Editorial: Professional Military Education
A disclaimer is in order. I am not dispassionate about Professional Military Education (PME). My last billet on active duty was as the last director of Amphibious Warfare School and the first director of the Expeditionary Warfare School, the successor to AWS. After retirement, I worked for Marine Corps University in the senior leader development office. I believe that PME is incredibly important to our Corps. The development of our NCOs, SNCOs, and officers is a vital task to which we give short shrift at our peril.
GEN George Marshall, the architect of victory in World War II, was asked shortly after the war what was the one decision he made that he wished he had decided differently. I am sure the expected answer may have been to change an operational decision or priority in either the European or Pacific theater. Instead, he said—and I paraphrase—that the decision he regretted most was closing the War Colleges during the war. As a result, there was no one thinking ahead to after the war or about the future of warfare or what the security environment might be after we achieved victory. In many ways, the investment in PME is about the future. At the beginning of the Global War on Terrorism—after it became apparent that it would be a long slog—a suggestion was made to radically curtail the number of captains going to EWS as there was a pressing need for them in the fleet, particularly in some MOSs. A very wise and very senior general quickly vetoed that idea with the simple but very true homespun observation, “we are not going to eat our seed corn.”
In this month’s Gazette, we feature an update on PME from the enlisted ranks through the senior officer ranks. I think you will find the series of articles in the PME focus section to be illuminating and interesting. PME has evolved and will continue to evolve to prepare Marines for the dynamic environment they will face. Done right, PME teaches students how to think and not what to think. Our PME institutions are dedicated to the development of critical thinkers who also have the hard skills needed to perform and lead in the MAGTF.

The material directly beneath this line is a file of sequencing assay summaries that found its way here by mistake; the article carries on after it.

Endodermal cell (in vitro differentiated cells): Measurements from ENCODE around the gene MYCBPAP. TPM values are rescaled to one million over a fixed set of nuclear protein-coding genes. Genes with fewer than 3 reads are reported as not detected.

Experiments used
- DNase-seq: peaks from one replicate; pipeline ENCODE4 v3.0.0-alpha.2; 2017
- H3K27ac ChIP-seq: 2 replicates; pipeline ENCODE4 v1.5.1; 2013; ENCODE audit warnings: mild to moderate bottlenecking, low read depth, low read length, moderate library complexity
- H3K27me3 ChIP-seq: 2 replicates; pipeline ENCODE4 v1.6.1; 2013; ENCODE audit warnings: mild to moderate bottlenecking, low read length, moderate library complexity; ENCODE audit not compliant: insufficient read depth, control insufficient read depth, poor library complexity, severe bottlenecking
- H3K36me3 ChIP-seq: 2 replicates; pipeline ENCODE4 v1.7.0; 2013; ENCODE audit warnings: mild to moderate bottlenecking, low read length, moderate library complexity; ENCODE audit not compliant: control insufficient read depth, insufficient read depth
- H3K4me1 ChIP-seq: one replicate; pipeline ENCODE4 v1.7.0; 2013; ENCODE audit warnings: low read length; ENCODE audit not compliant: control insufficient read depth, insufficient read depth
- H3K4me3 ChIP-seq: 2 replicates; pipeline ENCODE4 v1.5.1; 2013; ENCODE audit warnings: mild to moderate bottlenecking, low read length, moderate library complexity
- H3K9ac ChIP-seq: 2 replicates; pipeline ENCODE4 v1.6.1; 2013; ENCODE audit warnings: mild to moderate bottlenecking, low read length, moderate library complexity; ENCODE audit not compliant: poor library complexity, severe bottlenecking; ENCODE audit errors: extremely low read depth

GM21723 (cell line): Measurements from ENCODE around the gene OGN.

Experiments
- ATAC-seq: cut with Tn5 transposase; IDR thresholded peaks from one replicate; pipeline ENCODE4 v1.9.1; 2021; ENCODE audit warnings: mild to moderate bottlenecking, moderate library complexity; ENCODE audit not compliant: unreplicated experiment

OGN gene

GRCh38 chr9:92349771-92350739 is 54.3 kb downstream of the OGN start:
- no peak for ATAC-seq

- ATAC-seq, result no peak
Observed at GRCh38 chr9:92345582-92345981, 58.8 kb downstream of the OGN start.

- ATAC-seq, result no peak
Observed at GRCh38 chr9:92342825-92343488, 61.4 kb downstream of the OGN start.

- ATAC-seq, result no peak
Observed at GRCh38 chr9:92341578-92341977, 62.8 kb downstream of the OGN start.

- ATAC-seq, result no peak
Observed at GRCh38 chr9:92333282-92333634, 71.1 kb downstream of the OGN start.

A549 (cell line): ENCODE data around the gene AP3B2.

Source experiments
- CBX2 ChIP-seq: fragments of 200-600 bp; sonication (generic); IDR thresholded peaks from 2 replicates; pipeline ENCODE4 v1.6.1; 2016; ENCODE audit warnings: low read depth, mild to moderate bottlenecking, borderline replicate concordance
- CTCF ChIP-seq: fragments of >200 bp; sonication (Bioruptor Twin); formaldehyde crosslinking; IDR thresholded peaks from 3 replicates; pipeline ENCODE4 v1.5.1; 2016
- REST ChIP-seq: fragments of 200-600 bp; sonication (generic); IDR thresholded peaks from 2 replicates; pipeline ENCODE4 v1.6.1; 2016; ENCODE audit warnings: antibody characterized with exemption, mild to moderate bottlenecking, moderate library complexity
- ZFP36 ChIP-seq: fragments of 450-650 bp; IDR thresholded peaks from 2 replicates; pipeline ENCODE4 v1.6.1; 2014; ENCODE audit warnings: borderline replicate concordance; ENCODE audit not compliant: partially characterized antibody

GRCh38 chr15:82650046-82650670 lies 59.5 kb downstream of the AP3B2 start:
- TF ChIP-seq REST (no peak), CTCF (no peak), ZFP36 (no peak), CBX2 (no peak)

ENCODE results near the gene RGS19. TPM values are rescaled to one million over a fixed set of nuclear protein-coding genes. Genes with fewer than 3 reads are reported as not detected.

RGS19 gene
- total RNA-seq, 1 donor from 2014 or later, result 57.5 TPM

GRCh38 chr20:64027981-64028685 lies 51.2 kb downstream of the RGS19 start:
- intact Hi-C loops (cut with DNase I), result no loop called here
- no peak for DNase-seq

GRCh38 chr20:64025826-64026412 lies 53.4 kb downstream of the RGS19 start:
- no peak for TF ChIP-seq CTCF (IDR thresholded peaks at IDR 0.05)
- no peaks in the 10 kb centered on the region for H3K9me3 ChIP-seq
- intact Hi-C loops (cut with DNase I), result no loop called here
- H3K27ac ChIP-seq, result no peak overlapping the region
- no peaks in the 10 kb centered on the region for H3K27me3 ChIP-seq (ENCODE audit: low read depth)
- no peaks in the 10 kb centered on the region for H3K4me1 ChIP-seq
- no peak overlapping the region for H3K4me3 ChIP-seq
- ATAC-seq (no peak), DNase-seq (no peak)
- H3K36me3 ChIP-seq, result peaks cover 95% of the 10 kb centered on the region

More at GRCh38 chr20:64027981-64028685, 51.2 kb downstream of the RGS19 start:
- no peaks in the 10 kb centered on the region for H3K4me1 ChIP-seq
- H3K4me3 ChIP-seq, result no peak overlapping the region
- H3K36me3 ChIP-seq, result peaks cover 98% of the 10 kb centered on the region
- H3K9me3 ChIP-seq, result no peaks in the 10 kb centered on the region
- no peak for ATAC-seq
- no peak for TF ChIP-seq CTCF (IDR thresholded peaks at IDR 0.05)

Decades ago, when I was a student at The Basic School, they used to hand out “the yellow.” It was the school solution to the tactical problem and was printed on yellow paper. As a reminder that the solution was a way to solve a problem and not the way to solve a problem, a poster was hung in the entrance to Heywood Hall, where the classrooms were located. The poster had a gravestone with an epitaph on it:
Here Lies Lt Binotz,
A Graduate of this Institution.
He Lost His Life in His Very First Fight.
He Used the School Solution.
PME does not teach the school solution, but rather how to arrive at the solution to the “wicked problems” facing the Corps not just today but tomorrow. Those students are our seed corn.